I had an interview this morning. The first one I’ve had in years. I’ve decided it’s time to move forward with my life. I’ve been in a major holding pattern with this whole fertility thing, and given the fact that I’m giving my ovaries some time off, I thought it would be a good opportunity to get back in touch with who I am and what I have to offer the world (aside from valiant attempts at procreation).
So no, I’m not getting a new job. Prior to doing that, I’m going to have to have lots of meetings with accountants and lawyers, secure office space, hire at least two people and get everybody lined up with benefits. In short, boys and girls, don’t go into business with your husband on a start-up; quitting is super complicated. But this is not that story.
What I did do was finally submit a volunteer application that’s been sitting on my desk for about six months. I mailed it off on Wednesday and by Friday already had a call back. It turns out that my timing was good. The local youth homeless shelter is desperately in need of English tutors right now.
I miss working with students. And not just speaking to auditoriums full of them like I was for the past couple of years. I miss the one-on-one interactions, investing in kids, helping them see their potential, trying to find a creative way to get them excited about learning. I have limited experience with this demographic of student, but I figure, these kids are in need of nurturing. And I’m in need of someone to nurture.
Don’t get me wrong – I get it that this is not about my needs. And I don’t have a messiah complex or anything. I’m going to be tutoring students, not saving them. And being as how I am now old, have maturity and a good sense of boundaries, I was not intimidated in the least when she asked me to take a test to gauge the appropriateness of my responses in a variety of potential scenarios. No problemo.
Most of the questions I answered easily. No, I would not give a youth my phone number if he asked for it. No, I wouldn’t confront a staff member about a decision he or she made in front of a youth. Yes, I probably would go to a student’s university graduation if she asked me to years later. Then question number four came. I discovered that my brain could not formulate an answer to it, so I skipped that one, finished the rest of them and went back to it and stared at it for a while. I was still sitting there staring at it when the woman called me back to reality. I said I had answered all but one question. She said, “That’s fine, we can just talk through that one.” Then she proceeded to read it out loud:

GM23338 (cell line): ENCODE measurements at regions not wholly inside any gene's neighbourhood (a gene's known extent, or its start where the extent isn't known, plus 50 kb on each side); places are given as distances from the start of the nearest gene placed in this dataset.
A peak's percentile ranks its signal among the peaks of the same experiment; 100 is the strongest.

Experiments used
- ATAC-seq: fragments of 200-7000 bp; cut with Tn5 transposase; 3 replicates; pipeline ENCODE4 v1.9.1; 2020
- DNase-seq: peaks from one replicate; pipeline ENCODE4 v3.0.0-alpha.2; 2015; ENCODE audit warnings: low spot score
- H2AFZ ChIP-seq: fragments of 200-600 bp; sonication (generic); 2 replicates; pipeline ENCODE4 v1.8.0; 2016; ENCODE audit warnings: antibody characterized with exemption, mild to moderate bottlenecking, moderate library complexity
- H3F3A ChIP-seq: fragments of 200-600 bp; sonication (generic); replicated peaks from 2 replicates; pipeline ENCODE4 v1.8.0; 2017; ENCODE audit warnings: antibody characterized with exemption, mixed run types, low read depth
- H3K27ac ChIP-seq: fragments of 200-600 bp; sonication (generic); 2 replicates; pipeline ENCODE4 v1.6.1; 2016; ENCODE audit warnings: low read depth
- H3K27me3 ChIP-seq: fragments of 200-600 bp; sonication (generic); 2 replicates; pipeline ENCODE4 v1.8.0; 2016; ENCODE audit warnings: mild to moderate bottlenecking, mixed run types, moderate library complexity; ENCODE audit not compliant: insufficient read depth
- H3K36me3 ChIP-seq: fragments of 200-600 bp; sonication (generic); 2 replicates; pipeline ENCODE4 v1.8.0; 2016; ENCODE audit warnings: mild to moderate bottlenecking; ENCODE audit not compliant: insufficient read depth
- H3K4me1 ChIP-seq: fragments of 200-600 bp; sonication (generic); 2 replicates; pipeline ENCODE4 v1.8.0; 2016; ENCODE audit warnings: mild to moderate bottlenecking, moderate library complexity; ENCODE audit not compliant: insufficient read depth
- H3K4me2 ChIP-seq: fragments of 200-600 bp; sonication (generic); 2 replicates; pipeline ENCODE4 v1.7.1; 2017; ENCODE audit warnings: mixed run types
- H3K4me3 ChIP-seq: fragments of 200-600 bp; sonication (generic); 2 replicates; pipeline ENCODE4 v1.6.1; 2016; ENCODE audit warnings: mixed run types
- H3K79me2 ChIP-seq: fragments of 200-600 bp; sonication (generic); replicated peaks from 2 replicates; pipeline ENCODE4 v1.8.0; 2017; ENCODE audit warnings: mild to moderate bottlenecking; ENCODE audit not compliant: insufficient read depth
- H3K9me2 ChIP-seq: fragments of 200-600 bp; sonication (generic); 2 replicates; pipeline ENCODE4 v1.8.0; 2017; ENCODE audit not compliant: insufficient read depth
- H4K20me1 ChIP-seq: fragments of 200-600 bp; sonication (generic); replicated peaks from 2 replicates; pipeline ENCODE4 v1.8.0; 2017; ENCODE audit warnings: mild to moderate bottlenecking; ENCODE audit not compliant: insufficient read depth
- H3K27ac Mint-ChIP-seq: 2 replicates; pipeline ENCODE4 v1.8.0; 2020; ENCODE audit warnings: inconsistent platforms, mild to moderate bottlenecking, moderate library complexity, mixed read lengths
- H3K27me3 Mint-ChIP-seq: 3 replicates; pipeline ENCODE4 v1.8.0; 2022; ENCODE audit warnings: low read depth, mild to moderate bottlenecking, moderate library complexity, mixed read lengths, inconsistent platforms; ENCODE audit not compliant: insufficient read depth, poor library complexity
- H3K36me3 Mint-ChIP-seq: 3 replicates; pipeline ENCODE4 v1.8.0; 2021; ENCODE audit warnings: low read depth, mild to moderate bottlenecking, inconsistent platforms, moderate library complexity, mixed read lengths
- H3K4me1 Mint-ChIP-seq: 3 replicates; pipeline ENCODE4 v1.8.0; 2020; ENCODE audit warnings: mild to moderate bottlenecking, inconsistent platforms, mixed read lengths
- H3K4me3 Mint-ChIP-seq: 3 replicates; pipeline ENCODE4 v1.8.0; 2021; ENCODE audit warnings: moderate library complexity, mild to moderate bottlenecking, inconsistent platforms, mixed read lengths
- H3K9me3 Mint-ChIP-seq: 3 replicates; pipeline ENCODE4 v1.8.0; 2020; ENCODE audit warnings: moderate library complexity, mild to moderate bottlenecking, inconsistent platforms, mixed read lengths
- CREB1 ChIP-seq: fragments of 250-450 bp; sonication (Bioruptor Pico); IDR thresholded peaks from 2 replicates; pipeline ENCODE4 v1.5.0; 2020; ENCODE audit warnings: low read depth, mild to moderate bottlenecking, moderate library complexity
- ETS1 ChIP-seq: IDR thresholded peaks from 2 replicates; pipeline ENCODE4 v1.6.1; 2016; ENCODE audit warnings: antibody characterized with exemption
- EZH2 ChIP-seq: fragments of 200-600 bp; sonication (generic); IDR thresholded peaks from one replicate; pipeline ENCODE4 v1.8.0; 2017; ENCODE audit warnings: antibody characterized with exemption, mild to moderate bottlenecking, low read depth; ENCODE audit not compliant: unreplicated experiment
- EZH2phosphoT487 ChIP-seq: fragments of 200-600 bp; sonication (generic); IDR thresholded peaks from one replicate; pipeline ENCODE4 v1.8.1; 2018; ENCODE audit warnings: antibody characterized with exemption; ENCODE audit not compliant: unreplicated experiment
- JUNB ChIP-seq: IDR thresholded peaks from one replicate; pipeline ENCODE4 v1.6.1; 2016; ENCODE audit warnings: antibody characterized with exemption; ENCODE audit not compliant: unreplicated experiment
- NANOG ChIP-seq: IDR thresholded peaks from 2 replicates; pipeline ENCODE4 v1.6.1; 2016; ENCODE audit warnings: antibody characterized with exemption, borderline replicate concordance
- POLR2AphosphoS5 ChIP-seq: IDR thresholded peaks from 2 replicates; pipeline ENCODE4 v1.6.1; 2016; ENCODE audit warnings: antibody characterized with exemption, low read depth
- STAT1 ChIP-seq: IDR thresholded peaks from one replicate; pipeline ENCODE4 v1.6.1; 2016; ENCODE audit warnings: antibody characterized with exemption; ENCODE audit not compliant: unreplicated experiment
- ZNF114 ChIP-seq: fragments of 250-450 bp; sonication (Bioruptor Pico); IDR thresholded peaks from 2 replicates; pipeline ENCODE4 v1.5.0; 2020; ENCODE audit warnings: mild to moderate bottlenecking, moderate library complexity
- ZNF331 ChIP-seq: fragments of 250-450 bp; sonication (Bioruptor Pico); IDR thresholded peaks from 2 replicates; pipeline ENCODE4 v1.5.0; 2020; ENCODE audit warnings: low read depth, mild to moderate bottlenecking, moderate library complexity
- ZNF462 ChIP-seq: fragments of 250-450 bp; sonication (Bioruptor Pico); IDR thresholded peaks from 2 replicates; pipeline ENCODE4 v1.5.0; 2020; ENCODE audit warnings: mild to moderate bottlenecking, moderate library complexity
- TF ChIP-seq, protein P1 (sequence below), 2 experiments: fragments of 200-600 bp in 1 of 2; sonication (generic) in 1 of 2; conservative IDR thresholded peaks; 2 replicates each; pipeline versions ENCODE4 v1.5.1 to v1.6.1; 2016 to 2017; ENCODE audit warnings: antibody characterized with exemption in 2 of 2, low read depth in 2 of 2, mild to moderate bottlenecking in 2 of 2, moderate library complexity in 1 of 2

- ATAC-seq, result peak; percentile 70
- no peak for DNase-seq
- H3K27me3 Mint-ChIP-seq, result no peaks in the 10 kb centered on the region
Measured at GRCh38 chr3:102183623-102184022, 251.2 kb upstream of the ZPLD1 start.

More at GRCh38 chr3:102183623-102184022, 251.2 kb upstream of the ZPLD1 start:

“If one of the girls you worked with were pregnant and asked you to raise her child because she had no support, would you agree to? If yes, why? If no, why not?”
Um, this was unexpected. Obviously, in terms of boundaries, this is by far the easiest question to answer. I see that now. But in the moment, all I could think about was that hypothetical baby. I sat there in what probably looked for all the world to be silence, but what was really going on can best be described in seconds 1.36-2.44 of the following clip:
When I came to, as if a spell had been lifted, I simply replied, “I would work with the staff to find the appropriate resources for the student.” Seriously, it wasn’t that hard. But you really wouldn’t believe how far that obvious conclusion was from my brain for several solid seconds. Holy crap.
Well, assuming no expectant mothers are foisting their children on me, I think we should be fine. And even if they do, at least I’ve already worked through my response. Now I just have to remember how to write an expository essay without the gratuitous use of run ons. And fragments. And I have to remember how to stay on topic. Again, should be fine.